Released at a time when a lot of bands were embracing pop-Christianity (à la Jesus Christ Superstar), Aqualung was a bold statement for a rock group, a pro-God anti-church tract that probably got lots of teenagers wrestling with these ideas for the first time in their lives. This was the album that made Jethro Tull a fixture on FM radio, with riff-heavy songs like "My God," "Hymn 43," "Locomotive Breath," "Cross-Eyed Mary," "Wind Up," and the title track. And from there, they became a major arena act, and a fixture at the top of the record charts for most of the 1970s.
In 2011, Jethro Tull’s iconic album Aqualung was released in celebration of its 40th anniversary. If you didn’t pick it up then, you’re in luck, because if you’ve checked your calendar, you know that it’s been five years, so it’s time for us to release a 45th Anniversary Edition!
War Child is the seventh studio album by Jethro Tull, released in October 1974. It was released almost a year and a half after the release of A Passion Play. The turmoil over the critics of the last album and the supposed disbanding of the band surrounds the production of War Child, which obliged the band to do press conferences and explain the next plans for Jethro Tull…
The leap from 1970's Benefit to the following year's Aqualung is one of the most astonishing progressions in rock history. In the space of one album, Tull went from relatively unassuming electrified folk-rock to larger-than-life conceptual rock full of sophisticated compositions and complex, intellectual, lyrical constructs. While the leap to full-blown prog rock wouldn't be taken until a year later on Thick as a Brick, the degree to which Tull upped the ante here is remarkable…
Historic debate over the relevance and merits of trumpeter Miles Davis' seminal jazz-rock fusion masterwork Bitches Brew (Columbia), especially upon this year's 40th anniversary of its original 1970 release, could fill every page of even a paperless internet jazz e-zine (a body of work to which Greg Tate's companion essay adds: "Bitches is a multi-clawed, multi-tentacled, multi-brained creature whose center of gravity never stays preoccupied with one body part for too long"). But one point seems certain: two live performances of this electrifying music—one from 1969 on a bonus DVD, the other from 1970 on a bonus CD—are the genuine treasure troves of this 40th anniversary Collectors' Edition.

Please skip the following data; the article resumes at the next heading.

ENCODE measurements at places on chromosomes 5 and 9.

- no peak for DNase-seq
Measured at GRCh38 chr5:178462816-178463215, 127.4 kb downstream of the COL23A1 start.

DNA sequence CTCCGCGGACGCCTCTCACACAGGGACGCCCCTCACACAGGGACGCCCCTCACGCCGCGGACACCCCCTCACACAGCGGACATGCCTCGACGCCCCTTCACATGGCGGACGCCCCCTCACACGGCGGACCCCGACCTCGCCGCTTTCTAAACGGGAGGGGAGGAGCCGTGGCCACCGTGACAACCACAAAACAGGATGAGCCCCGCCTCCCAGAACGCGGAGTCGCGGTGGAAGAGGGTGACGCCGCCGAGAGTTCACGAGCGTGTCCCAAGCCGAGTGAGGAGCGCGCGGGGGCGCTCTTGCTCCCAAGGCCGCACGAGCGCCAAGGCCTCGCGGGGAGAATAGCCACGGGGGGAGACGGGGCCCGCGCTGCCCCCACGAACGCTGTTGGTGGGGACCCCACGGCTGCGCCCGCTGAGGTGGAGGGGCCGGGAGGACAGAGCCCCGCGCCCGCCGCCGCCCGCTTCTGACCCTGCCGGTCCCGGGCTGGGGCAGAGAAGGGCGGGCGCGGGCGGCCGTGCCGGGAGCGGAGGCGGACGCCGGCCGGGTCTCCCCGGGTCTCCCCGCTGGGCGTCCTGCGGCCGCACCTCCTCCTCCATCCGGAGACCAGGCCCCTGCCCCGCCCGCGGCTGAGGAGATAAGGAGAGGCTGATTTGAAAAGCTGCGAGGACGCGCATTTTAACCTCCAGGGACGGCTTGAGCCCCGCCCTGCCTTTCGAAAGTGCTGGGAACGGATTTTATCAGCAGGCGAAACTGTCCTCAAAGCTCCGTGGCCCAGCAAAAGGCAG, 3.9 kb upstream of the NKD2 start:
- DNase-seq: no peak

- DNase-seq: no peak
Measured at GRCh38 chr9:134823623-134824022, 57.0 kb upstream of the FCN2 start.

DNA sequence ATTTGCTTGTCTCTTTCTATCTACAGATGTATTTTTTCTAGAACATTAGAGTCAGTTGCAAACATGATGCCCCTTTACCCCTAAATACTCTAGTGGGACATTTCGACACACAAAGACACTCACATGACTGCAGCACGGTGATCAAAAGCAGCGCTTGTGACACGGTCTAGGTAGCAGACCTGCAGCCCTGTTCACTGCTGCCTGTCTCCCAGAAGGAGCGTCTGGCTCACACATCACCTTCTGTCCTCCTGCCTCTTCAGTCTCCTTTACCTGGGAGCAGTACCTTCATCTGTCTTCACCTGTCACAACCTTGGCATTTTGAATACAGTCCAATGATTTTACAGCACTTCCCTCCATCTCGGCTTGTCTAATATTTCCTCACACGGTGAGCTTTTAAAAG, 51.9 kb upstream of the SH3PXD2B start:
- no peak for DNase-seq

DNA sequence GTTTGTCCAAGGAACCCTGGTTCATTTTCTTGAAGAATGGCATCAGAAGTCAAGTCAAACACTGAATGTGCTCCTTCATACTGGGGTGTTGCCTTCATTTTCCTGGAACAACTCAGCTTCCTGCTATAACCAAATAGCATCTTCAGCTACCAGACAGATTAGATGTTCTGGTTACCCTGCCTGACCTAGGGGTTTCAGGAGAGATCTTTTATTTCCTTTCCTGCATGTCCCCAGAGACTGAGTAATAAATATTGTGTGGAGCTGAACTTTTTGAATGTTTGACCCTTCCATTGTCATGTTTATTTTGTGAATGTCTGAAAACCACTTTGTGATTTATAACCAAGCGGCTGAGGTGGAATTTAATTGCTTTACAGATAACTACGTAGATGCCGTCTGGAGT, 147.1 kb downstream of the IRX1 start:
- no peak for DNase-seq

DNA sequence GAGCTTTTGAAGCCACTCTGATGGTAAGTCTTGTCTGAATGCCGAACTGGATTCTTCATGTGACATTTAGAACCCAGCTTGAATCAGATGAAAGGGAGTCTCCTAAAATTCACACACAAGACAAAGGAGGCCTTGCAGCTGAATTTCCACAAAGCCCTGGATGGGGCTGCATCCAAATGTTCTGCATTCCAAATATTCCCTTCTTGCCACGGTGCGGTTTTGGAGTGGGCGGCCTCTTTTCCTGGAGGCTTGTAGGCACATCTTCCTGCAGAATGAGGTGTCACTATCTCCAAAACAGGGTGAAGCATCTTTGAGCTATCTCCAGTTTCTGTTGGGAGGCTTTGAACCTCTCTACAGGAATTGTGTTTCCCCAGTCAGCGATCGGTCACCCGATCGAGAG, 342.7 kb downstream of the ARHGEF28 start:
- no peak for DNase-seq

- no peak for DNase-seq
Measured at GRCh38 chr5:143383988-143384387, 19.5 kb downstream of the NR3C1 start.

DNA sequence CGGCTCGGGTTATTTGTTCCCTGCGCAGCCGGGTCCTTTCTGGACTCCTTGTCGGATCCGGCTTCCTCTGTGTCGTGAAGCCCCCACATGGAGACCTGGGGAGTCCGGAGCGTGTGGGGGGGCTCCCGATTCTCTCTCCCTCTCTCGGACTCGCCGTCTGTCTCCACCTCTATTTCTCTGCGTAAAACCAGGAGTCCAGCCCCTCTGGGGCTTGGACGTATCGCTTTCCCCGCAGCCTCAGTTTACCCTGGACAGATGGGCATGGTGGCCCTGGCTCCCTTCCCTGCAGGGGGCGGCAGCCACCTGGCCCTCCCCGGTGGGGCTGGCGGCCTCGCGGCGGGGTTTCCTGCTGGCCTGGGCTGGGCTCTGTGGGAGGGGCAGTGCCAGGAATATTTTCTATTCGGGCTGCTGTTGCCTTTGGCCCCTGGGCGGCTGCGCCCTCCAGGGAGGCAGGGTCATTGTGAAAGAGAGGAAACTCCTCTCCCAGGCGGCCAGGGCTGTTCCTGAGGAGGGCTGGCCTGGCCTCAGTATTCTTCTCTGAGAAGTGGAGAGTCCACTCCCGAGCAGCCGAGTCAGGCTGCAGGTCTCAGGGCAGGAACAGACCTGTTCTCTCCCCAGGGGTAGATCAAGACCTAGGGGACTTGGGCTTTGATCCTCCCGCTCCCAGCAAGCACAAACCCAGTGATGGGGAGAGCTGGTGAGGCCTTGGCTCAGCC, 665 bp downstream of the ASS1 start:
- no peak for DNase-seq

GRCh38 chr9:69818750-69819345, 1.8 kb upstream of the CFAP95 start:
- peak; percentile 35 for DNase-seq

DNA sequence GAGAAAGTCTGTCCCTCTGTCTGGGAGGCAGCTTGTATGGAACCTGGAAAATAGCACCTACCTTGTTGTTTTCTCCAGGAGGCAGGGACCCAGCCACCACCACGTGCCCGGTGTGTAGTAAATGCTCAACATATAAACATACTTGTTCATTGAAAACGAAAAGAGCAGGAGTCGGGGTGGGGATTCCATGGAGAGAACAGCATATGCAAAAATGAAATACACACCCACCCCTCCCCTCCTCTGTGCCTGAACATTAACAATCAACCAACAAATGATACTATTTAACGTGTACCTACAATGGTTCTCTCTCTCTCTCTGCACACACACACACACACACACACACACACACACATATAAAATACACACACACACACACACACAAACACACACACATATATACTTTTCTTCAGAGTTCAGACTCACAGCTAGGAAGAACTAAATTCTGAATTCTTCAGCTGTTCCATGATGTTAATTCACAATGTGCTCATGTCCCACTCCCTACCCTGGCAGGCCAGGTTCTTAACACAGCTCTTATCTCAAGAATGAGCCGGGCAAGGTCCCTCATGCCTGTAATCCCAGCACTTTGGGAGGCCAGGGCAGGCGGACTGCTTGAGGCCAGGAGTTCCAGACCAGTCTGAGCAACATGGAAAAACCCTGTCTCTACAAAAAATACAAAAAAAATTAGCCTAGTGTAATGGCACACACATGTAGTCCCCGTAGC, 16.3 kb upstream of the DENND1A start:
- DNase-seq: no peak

2014 marks the 40th anniversary of the release of Rush's eponymous debut album. This deluxe collector's box set brings together live performances by Rush from each decade of their career. It includes 'Rush in Rio,' 'R30,' 'Snakes & Arrows Live,' 'Time Machine 2011: Live in Cleveland,' and 'Clockwork Angels Tour,' plus a spectacular bonus disc of previously unseen and unreleased live material stretching from 1974 to 2013. The bonus disc features over two hours of unreleased footage including their masterpiece '2112' in its entirety, the Laura Secord School performance with John Rutsey from 1974 that features two unreleased Rush songs and a cover of 'Bad Boy' made famous by the Beatles, the closing tour film 'I Still Love You Man' from the Time Machine Tour with Paul Rudd & Jason Segel, and the monumental 2013 Rock & Roll Hall of Fame Induction Ceremony with Dave Grohl & Taylor Hawkins. The 6 disc set is presented in a hardcover book containing rare, unreleased photos and memorabilia.
This 40th Anniversary box set offers three-discs of Syd Barrett and Co.'s dementedly catchy and haunting psychedelia. The first two discs feature the British release sequence in mono and stereo sound–both remastered–while the third disc contains several outtakes and rare singles. The real gems of the haul, the outtakes include alternate versions of album classics such as "Matilda Mother" and "Interstellar Overdrive" and the band's first three singles with B-sides: "Arnold Layne," "Candy and a Currant Bun," "See Emily Play," "Apples and Oranges," and "Paintbox." While many of the latter were released on RELICS, these digital remasters outshine previous renderings.